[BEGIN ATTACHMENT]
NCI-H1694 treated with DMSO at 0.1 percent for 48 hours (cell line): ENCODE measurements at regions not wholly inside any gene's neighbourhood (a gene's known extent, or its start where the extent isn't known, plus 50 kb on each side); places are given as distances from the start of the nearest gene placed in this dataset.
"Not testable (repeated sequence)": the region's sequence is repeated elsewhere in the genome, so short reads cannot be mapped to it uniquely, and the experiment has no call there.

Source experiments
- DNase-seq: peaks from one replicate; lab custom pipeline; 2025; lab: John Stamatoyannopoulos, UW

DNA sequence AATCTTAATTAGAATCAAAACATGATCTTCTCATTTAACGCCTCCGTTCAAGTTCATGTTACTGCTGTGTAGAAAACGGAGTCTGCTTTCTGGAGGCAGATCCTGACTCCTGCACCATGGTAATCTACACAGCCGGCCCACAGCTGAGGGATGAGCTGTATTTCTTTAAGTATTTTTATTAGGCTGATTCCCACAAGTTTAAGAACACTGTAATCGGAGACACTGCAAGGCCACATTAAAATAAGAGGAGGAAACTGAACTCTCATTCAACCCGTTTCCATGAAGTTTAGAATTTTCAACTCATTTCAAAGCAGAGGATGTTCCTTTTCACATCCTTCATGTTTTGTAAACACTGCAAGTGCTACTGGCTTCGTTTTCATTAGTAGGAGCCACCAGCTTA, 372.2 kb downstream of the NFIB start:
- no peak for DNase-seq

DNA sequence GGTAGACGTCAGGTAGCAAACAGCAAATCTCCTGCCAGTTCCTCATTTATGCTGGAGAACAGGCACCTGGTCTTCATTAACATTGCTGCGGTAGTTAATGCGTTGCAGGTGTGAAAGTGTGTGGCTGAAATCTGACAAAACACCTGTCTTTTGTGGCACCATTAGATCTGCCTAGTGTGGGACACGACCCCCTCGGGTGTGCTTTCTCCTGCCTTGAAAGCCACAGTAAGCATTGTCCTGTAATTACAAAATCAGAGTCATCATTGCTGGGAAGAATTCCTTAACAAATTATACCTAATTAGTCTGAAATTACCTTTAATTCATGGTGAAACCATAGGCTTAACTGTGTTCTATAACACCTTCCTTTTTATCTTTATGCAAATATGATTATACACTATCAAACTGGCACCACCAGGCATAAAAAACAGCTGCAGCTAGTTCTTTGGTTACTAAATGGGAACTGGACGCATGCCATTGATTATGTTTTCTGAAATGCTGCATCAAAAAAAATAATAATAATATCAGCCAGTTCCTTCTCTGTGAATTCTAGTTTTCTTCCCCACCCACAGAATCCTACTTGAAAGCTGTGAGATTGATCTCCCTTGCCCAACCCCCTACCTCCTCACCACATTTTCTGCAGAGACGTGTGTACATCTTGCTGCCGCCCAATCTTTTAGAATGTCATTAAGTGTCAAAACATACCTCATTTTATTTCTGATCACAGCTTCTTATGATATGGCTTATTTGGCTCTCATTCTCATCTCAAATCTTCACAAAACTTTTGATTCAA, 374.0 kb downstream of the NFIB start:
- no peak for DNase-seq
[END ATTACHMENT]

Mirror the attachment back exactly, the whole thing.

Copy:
NCI-H1694 treated with DMSO at 0.1 percent for 48 hours (cell line): ENCODE measurements at regions not wholly inside any gene's neighbourhood (a gene's known extent, or its start where the extent isn't known, plus 50 kb on each side); places are given as distances from the start of the nearest gene placed in this dataset.
"Not testable (repeated sequence)": the region's sequence is repeated elsewhere in the genome, so short reads cannot be mapped to it uniquely, and the experiment has no call there.

Source experiments
- DNase-seq: peaks from one replicate; lab custom pipeline; 2025; lab: John Stamatoyannopoulos, UW

DNA sequence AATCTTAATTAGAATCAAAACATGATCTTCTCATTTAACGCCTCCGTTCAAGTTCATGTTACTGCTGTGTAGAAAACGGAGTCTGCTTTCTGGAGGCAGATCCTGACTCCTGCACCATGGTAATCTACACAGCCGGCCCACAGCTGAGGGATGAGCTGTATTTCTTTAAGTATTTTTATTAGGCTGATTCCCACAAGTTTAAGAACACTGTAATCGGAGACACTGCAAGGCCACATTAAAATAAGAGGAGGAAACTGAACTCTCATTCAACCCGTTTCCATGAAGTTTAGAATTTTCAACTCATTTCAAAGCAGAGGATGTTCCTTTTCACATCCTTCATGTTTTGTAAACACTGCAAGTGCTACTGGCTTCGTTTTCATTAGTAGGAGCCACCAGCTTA, 372.2 kb downstream of the NFIB start:
- no peak for DNase-seq

DNA sequence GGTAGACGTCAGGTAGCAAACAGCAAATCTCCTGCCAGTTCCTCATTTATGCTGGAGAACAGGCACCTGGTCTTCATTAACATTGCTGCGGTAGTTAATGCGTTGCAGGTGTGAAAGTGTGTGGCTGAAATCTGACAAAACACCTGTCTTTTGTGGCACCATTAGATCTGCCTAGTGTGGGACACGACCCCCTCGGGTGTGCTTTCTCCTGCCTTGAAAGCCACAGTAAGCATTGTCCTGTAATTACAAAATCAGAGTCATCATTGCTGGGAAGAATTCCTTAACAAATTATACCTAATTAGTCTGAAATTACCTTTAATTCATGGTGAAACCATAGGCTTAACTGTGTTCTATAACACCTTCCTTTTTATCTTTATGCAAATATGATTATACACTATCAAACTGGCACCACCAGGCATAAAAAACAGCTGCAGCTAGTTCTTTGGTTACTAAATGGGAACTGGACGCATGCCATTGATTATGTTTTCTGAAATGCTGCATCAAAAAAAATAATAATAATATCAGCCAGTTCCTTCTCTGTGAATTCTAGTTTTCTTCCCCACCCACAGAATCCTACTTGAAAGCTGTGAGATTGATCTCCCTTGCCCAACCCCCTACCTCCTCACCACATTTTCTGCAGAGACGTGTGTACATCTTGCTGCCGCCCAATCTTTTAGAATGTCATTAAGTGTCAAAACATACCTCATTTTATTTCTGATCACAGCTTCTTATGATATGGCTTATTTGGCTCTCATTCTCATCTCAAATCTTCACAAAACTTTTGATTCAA, 374.0 kb downstream of the NFIB start:
- no peak for DNase-seq